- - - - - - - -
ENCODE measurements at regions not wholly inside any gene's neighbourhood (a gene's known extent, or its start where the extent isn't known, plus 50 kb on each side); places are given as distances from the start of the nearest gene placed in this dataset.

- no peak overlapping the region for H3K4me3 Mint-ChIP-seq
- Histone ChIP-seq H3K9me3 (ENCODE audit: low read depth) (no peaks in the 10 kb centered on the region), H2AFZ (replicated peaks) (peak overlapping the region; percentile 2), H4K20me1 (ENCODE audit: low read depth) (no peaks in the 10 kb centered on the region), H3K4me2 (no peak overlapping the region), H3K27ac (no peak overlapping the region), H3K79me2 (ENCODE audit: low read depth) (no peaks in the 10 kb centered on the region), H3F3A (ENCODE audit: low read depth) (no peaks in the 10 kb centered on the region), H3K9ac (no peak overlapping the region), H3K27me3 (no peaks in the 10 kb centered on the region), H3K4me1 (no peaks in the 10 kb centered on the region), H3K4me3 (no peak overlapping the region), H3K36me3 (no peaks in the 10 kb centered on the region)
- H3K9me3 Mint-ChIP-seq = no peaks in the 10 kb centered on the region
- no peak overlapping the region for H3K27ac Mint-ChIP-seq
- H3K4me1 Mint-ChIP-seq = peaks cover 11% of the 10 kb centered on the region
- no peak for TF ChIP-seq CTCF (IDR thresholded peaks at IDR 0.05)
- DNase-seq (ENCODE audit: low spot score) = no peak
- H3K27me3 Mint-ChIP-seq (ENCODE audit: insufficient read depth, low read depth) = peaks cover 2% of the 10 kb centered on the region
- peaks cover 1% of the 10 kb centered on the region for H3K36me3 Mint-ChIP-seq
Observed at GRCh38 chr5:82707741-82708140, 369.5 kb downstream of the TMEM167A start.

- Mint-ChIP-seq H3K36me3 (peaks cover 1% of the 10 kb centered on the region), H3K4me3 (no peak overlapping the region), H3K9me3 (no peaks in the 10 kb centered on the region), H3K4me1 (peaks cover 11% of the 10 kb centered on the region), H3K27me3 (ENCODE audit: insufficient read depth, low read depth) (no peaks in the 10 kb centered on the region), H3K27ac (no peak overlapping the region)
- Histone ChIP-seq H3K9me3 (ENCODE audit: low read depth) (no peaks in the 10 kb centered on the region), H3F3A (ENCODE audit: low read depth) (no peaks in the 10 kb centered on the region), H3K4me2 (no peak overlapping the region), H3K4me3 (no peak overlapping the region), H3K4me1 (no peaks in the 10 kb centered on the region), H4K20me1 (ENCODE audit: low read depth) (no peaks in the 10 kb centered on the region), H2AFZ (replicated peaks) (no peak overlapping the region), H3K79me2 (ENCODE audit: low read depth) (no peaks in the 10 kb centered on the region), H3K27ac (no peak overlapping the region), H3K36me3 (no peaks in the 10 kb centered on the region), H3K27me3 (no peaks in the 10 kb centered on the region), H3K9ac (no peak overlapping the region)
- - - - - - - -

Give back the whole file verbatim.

ENCODE measurements at regions not wholly inside any gene's neighbourhood (a gene's known extent, or its start where the extent isn't known, plus 50 kb on each side); places are given as distances from the start of the nearest gene placed in this dataset.

- no peak overlapping the region for H3K4me3 Mint-ChIP-seq
- Histone ChIP-seq H3K9me3 (ENCODE audit: low read depth) (no peaks in the 10 kb centered on the region), H2AFZ (replicated peaks) (peak overlapping the region; percentile 2), H4K20me1 (ENCODE audit: low read depth) (no peaks in the 10 kb centered on the region), H3K4me2 (no peak overlapping the region), H3K27ac (no peak overlapping the region), H3K79me2 (ENCODE audit: low read depth) (no peaks in the 10 kb centered on the region), H3F3A (ENCODE audit: low read depth) (no peaks in the 10 kb centered on the region), H3K9ac (no peak overlapping the region), H3K27me3 (no peaks in the 10 kb centered on the region), H3K4me1 (no peaks in the 10 kb centered on the region), H3K4me3 (no peak overlapping the region), H3K36me3 (no peaks in the 10 kb centered on the region)
- H3K9me3 Mint-ChIP-seq = no peaks in the 10 kb centered on the region
- no peak overlapping the region for H3K27ac Mint-ChIP-seq
- H3K4me1 Mint-ChIP-seq = peaks cover 11% of the 10 kb centered on the region
- no peak for TF ChIP-seq CTCF (IDR thresholded peaks at IDR 0.05)
- DNase-seq (ENCODE audit: low spot score) = no peak
- H3K27me3 Mint-ChIP-seq (ENCODE audit: insufficient read depth, low read depth) = peaks cover 2% of the 10 kb centered on the region
- peaks cover 1% of the 10 kb centered on the region for H3K36me3 Mint-ChIP-seq
Observed at GRCh38 chr5:82707741-82708140, 369.5 kb downstream of the TMEM167A start.

- Mint-ChIP-seq H3K36me3 (peaks cover 1% of the 10 kb centered on the region), H3K4me3 (no peak overlapping the region), H3K9me3 (no peaks in the 10 kb centered on the region), H3K4me1 (peaks cover 11% of the 10 kb centered on the region), H3K27me3 (ENCODE audit: insufficient read depth, low read depth) (no peaks in the 10 kb centered on the region), H3K27ac (no peak overlapping the region)
- Histone ChIP-seq H3K9me3 (ENCODE audit: low read depth) (no peaks in the 10 kb centered on the region), H3F3A (ENCODE audit: low read depth) (no peaks in the 10 kb centered on the region), H3K4me2 (no peak overlapping the region), H3K4me3 (no peak overlapping the region), H3K4me1 (no peaks in the 10 kb centered on the region), H4K20me1 (ENCODE audit: low read depth) (no peaks in the 10 kb centered on the region), H2AFZ (replicated peaks) (no peak overlapping the region), H3K79me2 (ENCODE audit: low read depth) (no peaks in the 10 kb centered on the region), H3K27ac (no peak overlapping the region), H3K36me3 (no peaks in the 10 kb centered on the region), H3K27me3 (no peaks in the 10 kb centered on the region), H3K9ac (no peak overlapping the region)